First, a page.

Is the focus of the agency Editorial or Corporate?
Many major editorial stock agencies in Europe have massive duping operations.
They take in subject matter on a broad cross section of stories, and put together
packages of 50 to 100 dupe transparencies each week which they ship to hundreds of
newspapers, magazines and subsidiary stock agencies around the world. Photographers are usually
not informed that their images have been included in these packages. Agencies are
compensated for these packages in several different ways.
- The publication may pay a flat weekly fee entitling them to unlimited use of all
images in the package. Photographers get a proportionate share of the total package
price irrespective of whether their image was ever published.
- In some cases, in addition to the base package price, the publication may pay
an additional fee for each picture used based on space. In this case the photographer
will get a royalty on the additional fee.
- Subsidiary stock agencies may pay a modest dupe fee and license rights in the
normal manner. In this case, they share compensation with the parent agency and
the photographers in more or less the traditional manner.
There are a host of issues that this method of operation raises, but I want to focus
on the return of images. Customers receiving these packages understand that They Do Not Need To Return The Images.
The customer is allowed to file the images. If they used them after the initial period
(a week or a month) the customer is usually required to pay an additional fee. If
they don't want to file them they can throw them out. After all, making new dupes
from the stored originals is cheaper than the postage to return the dupes.
This marketing approach led to a dangerous customer mindset in the 70's and 80's.
Many customers came to believe that all images they received were dupes, and therefore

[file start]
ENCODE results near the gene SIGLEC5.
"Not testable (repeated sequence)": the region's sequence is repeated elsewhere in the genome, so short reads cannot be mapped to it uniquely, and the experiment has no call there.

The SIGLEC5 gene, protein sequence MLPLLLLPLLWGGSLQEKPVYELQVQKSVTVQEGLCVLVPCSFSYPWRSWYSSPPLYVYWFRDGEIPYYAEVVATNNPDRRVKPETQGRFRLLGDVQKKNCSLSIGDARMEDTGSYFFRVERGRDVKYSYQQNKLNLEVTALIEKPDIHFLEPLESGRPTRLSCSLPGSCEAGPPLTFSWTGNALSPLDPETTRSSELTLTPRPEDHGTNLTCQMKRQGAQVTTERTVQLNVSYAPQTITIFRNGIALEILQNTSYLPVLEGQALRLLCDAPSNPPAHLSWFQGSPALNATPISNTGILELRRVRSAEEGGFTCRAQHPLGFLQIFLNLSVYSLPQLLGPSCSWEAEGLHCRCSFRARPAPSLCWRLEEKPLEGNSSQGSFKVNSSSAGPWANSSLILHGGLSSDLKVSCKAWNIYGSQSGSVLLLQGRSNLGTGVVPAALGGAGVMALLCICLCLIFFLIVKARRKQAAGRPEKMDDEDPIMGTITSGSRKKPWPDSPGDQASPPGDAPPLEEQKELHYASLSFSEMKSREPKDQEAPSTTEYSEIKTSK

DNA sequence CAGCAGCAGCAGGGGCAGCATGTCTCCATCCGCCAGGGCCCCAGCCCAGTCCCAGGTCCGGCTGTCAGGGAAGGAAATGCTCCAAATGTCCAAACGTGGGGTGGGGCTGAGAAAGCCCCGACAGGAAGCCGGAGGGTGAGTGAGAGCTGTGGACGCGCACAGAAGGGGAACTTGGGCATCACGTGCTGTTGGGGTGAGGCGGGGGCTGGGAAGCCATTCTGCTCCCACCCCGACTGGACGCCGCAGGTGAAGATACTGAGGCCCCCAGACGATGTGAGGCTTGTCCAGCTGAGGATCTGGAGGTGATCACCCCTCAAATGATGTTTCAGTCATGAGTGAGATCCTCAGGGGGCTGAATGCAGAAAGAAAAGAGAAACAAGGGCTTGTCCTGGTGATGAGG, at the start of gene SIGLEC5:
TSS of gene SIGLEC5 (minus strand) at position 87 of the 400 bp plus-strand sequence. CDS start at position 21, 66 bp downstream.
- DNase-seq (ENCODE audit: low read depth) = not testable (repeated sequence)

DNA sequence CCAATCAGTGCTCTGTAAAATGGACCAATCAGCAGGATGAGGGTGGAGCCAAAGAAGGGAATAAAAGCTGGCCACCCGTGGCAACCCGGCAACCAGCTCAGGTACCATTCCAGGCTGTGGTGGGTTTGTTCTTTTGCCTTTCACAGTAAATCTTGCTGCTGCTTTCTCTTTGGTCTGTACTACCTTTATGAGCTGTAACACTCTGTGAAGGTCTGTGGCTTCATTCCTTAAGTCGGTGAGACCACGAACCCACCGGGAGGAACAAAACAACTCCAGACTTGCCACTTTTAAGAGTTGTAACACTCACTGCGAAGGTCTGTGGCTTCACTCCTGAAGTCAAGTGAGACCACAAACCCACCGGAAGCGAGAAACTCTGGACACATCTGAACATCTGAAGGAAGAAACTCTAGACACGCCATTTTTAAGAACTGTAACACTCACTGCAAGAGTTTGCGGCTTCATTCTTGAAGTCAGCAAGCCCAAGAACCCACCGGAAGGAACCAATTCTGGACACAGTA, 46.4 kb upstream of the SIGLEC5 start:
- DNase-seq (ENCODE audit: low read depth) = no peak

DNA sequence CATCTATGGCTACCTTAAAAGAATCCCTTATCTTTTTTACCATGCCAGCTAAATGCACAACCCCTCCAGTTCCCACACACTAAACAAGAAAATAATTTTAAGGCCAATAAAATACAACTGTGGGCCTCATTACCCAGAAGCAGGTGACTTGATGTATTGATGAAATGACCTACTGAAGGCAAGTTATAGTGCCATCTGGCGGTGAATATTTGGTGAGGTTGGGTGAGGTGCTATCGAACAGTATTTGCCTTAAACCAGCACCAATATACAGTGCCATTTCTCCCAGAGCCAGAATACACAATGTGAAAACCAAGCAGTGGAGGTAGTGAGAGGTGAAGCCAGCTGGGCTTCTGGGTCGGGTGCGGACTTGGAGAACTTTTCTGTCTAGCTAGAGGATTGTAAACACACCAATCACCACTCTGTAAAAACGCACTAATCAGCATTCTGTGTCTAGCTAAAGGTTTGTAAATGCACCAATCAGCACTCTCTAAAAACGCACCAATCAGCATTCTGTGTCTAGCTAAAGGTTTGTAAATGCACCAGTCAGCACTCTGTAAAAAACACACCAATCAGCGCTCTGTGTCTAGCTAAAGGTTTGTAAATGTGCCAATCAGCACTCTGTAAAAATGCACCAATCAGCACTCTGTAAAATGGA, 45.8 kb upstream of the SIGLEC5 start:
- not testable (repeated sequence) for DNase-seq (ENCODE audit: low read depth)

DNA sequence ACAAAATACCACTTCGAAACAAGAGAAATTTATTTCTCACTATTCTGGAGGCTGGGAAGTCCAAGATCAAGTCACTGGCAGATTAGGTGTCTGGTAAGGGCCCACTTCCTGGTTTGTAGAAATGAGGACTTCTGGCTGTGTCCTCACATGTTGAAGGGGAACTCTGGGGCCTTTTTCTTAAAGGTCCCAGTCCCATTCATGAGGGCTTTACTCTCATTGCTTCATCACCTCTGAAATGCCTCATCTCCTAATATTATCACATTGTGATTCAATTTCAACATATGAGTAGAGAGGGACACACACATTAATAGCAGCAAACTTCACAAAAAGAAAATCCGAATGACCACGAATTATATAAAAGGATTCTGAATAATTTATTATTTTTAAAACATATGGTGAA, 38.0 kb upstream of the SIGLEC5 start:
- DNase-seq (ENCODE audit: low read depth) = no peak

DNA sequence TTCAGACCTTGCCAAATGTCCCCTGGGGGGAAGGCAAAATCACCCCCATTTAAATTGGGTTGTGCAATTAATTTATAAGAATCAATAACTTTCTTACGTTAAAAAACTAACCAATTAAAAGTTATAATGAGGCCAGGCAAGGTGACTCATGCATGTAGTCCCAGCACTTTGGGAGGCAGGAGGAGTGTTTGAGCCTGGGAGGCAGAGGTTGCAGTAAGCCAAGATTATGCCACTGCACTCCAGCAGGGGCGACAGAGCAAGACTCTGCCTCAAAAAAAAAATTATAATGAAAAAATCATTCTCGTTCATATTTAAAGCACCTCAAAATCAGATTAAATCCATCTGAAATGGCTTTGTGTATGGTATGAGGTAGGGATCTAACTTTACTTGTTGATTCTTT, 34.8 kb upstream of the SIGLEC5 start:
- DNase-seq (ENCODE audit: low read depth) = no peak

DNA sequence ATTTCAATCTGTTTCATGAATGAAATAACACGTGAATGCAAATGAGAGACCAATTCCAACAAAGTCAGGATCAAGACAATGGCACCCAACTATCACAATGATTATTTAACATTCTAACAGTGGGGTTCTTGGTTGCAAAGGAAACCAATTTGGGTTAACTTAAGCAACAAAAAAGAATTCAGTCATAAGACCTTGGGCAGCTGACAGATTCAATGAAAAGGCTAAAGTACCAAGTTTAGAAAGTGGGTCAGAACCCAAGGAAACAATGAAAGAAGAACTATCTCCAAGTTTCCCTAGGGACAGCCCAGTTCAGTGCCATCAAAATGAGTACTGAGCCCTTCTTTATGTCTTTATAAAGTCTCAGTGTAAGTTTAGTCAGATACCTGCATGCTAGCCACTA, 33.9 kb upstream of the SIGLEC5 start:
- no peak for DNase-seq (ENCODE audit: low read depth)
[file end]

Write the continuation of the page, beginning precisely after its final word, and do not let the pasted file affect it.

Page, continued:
of no value. This attitude carried over into the corporate realm and often presented a major problem for corporate agencies that wanted their images handled carefully
and returned. Corporate agencies that were trying to compete against the well established
editorial agencies were reluctant to try to force clients to pay for loss or damage for fear they would lose a customer. As a result many European agencies had difficulty
collecting for lost or damaged transparencies in the 70's & 80's.
It is my understanding that there has been a change in attitude among most of the
clients outside the U.S. and that they now understand the differences between the
dupes sent to them in editorial packages and the dupes that are sent out as a result
of a request from a stock agency catalog, or a request to research the general file.
Nevertheless, many of the dupes and "similar original" images that went into European
and Asian files, 5, 10 or 15 years ago may have been thrown out.
Stradiotto And The Image Bank
This abstract discussion takes on a sense of reality when you consider the situation
that has developed between John Stradiotto and The Image Bank.
In August, 1994 TIB determined that they no longer wanted to represent John, after
having handled his work for almost ten years. Lilly Filipow sent him a letter on
August 29, 1994 terminating his TIB contract and pointing out that, "Post termination
matters such as the return of the original transparencies and royalties earned after
termination will be handled with strict observance of the terms of the contract."
John began to patiently wait for his images, but by July 19, 1995 (almost a year later)
John had received only 147 of the 2250 images he had on file with TIB. He wrote
a letter at that time to Lilly, but it went unanswered.
However, more images were returned and by November 16, 1995 he had received a total